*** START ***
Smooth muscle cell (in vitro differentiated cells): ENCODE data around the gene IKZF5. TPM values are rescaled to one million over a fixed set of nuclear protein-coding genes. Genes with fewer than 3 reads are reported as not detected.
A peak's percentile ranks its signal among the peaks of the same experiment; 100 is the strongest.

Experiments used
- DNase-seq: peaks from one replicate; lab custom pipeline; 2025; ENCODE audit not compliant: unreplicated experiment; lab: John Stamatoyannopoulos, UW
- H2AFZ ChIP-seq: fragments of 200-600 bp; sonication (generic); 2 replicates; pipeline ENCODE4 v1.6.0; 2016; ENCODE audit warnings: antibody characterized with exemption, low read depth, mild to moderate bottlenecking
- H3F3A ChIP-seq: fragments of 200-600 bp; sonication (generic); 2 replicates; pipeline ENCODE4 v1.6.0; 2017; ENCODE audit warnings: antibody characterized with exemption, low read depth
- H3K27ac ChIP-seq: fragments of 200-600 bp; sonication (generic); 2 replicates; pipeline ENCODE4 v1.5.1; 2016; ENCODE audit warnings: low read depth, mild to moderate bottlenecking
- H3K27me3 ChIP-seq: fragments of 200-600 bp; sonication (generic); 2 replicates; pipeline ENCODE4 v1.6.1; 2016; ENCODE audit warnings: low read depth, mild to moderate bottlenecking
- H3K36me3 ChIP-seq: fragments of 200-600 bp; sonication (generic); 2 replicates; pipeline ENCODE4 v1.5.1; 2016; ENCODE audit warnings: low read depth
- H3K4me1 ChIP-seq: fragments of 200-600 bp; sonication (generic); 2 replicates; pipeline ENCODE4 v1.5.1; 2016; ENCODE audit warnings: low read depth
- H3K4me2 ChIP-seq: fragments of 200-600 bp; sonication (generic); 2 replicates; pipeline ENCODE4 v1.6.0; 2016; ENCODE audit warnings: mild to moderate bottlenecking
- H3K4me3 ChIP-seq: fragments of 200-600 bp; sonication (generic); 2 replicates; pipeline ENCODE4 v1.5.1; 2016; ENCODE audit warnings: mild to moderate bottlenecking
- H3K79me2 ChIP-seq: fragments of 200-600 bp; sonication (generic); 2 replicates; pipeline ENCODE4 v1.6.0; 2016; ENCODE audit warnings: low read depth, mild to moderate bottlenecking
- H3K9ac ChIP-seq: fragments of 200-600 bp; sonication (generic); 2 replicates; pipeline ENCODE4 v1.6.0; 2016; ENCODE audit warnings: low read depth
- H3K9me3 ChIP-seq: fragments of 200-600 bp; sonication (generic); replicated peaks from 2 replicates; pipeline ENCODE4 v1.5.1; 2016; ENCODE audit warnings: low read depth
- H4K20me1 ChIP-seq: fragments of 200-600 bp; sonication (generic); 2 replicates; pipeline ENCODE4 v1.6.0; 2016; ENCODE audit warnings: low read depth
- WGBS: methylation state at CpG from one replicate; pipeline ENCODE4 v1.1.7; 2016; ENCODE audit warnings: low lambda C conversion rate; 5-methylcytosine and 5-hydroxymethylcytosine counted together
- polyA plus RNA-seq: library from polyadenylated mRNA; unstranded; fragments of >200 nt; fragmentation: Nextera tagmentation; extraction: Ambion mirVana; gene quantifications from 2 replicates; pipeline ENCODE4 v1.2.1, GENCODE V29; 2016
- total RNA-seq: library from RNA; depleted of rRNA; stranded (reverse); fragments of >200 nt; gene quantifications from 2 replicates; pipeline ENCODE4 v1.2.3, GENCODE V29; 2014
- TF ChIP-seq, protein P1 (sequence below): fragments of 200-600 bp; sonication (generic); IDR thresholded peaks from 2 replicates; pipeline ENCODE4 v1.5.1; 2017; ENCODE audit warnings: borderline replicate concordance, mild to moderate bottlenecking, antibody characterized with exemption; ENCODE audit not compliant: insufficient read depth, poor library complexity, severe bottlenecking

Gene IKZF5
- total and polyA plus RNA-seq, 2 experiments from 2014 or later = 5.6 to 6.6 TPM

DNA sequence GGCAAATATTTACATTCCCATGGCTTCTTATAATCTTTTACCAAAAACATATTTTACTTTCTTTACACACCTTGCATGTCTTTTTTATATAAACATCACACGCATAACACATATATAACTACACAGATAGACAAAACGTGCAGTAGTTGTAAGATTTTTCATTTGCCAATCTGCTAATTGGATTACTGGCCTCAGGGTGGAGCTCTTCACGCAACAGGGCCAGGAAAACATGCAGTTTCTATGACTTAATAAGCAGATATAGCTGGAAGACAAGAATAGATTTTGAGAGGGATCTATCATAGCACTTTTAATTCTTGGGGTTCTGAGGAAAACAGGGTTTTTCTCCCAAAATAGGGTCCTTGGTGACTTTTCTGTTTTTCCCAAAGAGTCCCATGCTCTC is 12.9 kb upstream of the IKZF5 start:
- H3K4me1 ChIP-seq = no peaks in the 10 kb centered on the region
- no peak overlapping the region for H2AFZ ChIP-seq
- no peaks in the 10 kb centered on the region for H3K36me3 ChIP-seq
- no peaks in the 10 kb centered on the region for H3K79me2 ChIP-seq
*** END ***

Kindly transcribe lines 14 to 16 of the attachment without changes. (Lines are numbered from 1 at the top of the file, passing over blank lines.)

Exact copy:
- H3K9ac ChIP-seq: fragments of 200-600 bp; sonication (generic); 2 replicates; pipeline ENCODE4 v1.6.0; 2016; ENCODE audit warnings: low read depth
- H3K9me3 ChIP-seq: fragments of 200-600 bp; sonication (generic); replicated peaks from 2 replicates; pipeline ENCODE4 v1.5.1; 2016; ENCODE audit warnings: low read depth
- H4K20me1 ChIP-seq: fragments of 200-600 bp; sonication (generic); 2 replicates; pipeline ENCODE4 v1.6.0; 2016; ENCODE audit warnings: low read depth